The solid rock-like walls are angled to create a deep sense of space. Each of the slanted sides, resembling a cross-section of a sculpture, further emphasizes the thickness of the mass. This deep three-dimensionality is constantly changing as it interacts with light and shadow, creating a dynamic impression. With this, there is a sense of orderly tension created by the simple repetition of two openings of different sizes, while also conveying a playful rhythm. This adherence to the rules of typical urban commercial architecture, seen commonly in the city, distinguishes it from the surrounding buildings.
This is the headquarters of the mid-sized menswear brand ‘Panicale,’ located at the southern tip of Dongtan 2nd New Town in Gyeonggi Province. It sits on the border where the expansion ot the city ends and the transition to the natural surroundings begins. Positioned like a punctuation mark, it defines the edge of the city, anchoring itself to the refreshing southern view.
The given site has a unique artificial corner. The glass mass of the ground floor and the brick mass of the upper floor are slightly twisted to each other so that the boundary line of the corner is not revealed in the form of architecture. The intention is to obscure the apex of the corner. The result is a pilotti and a protruding mass that creates a subtle tension in the pedestrian realm. Walking along the horizontal plane, one experiences an increasing overhang above their head, and the three-dimensionally protruding glass box converges back into the original mass, offering a visual and physical experience.
The solid brick mass, which seems to float above the transparent glass mass, is a feast of openings. Smaller openings reveal a rough texture due to the twisting and stacking of the bricks, while larger openings contrast with a generous but somewhat duller texture. All four sides where the bricks meet the openings are finished with steel plates, giving them a neat, even appearance. In the evening, when the landscape lighting is turned on, the opening takes on a different character. Hidden LED lighting between the openings and the brick frames accentuates the unique texture of the angled brick surfaces.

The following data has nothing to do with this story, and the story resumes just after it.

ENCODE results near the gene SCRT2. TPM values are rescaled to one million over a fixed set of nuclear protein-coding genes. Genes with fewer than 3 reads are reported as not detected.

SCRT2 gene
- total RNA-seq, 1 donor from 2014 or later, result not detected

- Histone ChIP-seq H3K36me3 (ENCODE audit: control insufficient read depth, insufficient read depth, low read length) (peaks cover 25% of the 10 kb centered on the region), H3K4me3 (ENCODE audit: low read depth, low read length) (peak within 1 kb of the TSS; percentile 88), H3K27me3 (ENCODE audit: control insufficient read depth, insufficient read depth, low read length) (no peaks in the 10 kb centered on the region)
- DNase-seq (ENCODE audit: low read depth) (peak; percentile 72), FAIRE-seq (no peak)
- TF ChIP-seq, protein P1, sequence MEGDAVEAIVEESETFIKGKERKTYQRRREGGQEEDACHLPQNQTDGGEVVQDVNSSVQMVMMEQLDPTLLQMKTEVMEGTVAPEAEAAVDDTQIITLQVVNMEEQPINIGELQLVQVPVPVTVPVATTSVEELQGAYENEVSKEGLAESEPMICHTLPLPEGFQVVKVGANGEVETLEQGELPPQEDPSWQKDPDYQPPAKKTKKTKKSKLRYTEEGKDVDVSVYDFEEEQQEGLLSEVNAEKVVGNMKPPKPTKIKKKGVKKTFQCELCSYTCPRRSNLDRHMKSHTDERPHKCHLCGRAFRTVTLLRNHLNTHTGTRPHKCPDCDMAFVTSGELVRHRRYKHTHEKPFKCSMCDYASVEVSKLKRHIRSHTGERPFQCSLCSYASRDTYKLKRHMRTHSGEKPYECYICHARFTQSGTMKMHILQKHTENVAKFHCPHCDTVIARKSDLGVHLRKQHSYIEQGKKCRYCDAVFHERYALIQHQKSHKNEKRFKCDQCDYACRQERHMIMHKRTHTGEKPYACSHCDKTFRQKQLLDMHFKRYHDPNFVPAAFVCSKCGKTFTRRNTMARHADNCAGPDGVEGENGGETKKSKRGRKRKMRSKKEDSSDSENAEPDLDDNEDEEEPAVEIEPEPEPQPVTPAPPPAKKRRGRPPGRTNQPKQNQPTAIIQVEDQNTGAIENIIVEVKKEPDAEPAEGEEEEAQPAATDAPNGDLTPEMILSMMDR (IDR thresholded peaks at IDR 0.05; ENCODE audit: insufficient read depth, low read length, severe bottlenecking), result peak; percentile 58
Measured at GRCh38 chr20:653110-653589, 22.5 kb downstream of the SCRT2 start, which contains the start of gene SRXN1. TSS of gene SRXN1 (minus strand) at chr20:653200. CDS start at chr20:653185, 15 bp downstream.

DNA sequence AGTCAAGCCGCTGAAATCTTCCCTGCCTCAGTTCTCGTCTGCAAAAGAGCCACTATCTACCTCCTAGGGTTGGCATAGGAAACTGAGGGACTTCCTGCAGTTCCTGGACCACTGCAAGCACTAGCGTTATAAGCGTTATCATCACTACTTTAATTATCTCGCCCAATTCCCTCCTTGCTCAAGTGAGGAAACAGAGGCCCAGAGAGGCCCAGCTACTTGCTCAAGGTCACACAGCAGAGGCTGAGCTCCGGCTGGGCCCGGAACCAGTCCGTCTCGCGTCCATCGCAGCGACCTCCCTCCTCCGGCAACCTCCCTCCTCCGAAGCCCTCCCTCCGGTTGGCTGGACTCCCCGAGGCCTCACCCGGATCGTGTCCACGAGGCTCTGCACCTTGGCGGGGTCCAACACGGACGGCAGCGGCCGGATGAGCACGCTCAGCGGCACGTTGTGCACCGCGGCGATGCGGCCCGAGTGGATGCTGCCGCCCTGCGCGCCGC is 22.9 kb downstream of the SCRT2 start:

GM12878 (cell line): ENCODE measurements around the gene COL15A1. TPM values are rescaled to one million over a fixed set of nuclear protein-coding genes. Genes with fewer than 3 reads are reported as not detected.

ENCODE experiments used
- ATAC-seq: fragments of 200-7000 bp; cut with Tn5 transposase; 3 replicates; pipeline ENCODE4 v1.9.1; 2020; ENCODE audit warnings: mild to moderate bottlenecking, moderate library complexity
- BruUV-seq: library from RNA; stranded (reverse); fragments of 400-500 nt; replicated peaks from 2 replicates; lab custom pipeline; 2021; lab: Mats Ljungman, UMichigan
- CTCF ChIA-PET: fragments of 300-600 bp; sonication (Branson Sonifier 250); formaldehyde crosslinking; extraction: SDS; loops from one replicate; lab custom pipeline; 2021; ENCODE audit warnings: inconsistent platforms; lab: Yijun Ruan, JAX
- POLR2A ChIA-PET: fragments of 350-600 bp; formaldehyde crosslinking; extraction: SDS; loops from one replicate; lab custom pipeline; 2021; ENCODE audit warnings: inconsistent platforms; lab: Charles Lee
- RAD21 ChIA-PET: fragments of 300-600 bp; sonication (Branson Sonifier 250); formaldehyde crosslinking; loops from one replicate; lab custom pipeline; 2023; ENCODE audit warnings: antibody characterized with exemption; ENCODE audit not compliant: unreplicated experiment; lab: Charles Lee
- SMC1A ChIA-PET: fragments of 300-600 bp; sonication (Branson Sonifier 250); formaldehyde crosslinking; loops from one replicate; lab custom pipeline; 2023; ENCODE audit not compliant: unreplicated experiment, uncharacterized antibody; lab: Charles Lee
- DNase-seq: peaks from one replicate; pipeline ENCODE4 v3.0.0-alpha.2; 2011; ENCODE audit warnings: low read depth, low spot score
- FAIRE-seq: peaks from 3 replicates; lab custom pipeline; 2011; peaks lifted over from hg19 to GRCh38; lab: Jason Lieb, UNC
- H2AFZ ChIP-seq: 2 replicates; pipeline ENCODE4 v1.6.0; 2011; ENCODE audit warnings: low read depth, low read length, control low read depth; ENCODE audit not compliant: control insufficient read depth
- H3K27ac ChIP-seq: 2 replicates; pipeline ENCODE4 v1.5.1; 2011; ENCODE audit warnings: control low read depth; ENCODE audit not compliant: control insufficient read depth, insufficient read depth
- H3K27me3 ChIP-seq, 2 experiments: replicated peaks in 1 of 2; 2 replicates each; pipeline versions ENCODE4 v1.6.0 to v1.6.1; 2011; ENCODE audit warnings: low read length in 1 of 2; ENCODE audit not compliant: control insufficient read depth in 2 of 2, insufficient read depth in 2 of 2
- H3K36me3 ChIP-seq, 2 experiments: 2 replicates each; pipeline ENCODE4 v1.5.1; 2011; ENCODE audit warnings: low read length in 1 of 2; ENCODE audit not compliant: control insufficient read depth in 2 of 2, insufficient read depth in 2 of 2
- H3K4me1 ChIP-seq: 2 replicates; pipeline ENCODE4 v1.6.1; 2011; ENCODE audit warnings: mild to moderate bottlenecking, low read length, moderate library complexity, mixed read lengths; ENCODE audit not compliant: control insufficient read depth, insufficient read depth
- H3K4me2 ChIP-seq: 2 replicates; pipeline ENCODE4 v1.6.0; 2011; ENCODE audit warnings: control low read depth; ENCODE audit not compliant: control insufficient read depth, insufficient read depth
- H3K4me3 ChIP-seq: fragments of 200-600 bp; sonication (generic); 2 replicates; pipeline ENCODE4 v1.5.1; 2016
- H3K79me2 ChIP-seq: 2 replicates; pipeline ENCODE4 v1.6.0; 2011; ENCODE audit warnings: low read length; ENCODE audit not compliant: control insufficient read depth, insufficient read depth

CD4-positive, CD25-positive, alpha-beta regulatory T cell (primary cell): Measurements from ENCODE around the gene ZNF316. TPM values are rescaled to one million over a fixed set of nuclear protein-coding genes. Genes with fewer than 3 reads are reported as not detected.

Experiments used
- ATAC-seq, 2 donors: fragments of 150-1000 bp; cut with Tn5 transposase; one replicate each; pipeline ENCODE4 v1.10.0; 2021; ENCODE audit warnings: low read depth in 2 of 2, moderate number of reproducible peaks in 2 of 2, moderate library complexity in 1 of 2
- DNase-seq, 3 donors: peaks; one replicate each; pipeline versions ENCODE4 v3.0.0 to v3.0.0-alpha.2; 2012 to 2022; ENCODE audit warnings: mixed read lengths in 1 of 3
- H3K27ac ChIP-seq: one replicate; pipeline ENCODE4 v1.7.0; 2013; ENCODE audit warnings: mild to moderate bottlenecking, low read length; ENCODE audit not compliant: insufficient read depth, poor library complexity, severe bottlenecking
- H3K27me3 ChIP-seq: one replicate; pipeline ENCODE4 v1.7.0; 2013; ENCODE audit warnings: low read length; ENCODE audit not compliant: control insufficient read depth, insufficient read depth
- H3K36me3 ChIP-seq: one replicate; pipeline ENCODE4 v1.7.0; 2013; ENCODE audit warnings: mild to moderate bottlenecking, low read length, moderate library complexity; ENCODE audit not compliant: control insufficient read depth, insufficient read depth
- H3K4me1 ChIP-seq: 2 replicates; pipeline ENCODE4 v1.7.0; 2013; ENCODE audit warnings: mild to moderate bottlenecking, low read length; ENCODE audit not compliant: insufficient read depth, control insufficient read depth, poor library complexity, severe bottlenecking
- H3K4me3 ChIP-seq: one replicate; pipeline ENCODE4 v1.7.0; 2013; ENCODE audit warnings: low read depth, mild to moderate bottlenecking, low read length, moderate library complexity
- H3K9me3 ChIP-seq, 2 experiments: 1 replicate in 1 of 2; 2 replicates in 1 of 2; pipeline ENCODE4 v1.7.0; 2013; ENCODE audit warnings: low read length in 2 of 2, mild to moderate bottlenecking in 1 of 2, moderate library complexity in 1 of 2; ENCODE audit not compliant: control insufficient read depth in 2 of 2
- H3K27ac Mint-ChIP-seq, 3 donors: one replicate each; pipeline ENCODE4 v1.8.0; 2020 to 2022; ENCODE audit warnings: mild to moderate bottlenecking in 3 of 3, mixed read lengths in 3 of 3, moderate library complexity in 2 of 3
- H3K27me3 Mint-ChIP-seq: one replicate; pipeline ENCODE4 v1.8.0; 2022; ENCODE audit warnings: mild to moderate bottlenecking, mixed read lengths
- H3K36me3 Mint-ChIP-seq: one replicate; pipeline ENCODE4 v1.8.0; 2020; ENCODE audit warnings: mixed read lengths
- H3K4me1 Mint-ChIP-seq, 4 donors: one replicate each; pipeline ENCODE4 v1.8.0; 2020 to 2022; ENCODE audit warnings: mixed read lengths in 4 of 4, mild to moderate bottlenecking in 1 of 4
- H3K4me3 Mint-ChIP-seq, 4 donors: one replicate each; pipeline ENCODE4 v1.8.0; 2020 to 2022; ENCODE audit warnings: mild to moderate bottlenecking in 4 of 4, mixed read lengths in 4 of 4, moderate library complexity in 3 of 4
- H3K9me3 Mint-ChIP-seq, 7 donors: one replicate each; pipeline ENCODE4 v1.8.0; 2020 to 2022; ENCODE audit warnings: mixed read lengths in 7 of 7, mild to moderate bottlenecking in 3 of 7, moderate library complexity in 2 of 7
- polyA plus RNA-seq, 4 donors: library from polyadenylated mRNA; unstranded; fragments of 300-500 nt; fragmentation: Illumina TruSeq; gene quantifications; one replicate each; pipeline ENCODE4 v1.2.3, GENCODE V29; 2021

The details connecting the twisted glass mass and brick mass in this relationship are also made of metal materials. Metal sheets on top of plywood and steel plates create contrasting textures and images while harmonizing with the transparent glass to add a lively element to the horizontal plane.
From the 2nd to the 4th floors, the building is used for sample production rooms, QC rooms, and logistics, while the 5th floor, offering a refreshing view to the south, houses the executive office and office space for employees. The rooftop, originally planned as a garden, remains undeveloped and opens widely towards the scenic southern view. There are no horizontal bars on the top of the railing along the rooftop edge. Only vertical supports are connected by steel rods at the bottom, giving the appearance of a vertical fence. The unobstructed and spacious view is the primary attraction, thanks to the wooden deck being planned higher than the parapet.
As a brand, Panicale has an image of urban industrial aesthetics. The space is a frank mix of the original colors and textures of materials such as metal, concrete, and neutral brick, and its identity is carefully explained throughout.
Project: Panicale Dongtan Office Building / Location: Jangji-dong, Hwaseong-si, Gyeonggi-do / Architect: IDR Architects (Borim Jeon, Seunghwan Lee) / Project team: Jang mi na-ra, Jung Ji-soo / Structural engineer: Jo structure / Mechanical engineer: Jusung Engineering / Electrical engineer: Daegyeong Electric / Contractor: Muil Construction / Geolocation: Semi-residential area, District unit planning area / Use: Neighborhood living facility / Site area: 1,009.7m² / Bldg. area: 591.59m² / Gross floor area: 4,218.78m² / Bldg. coverage ratio: 58.59% / Gross floor ratio: 274.05% / Bldg. scale: two story below ground, five stories above ground / Structure: Reinforced concrete structure / Design: 2019.10~2020.6 / Construction: 2020.7~2021.12 / Completion: 2021.12 / Photograph: ©No gyeong (courtesy of the architect)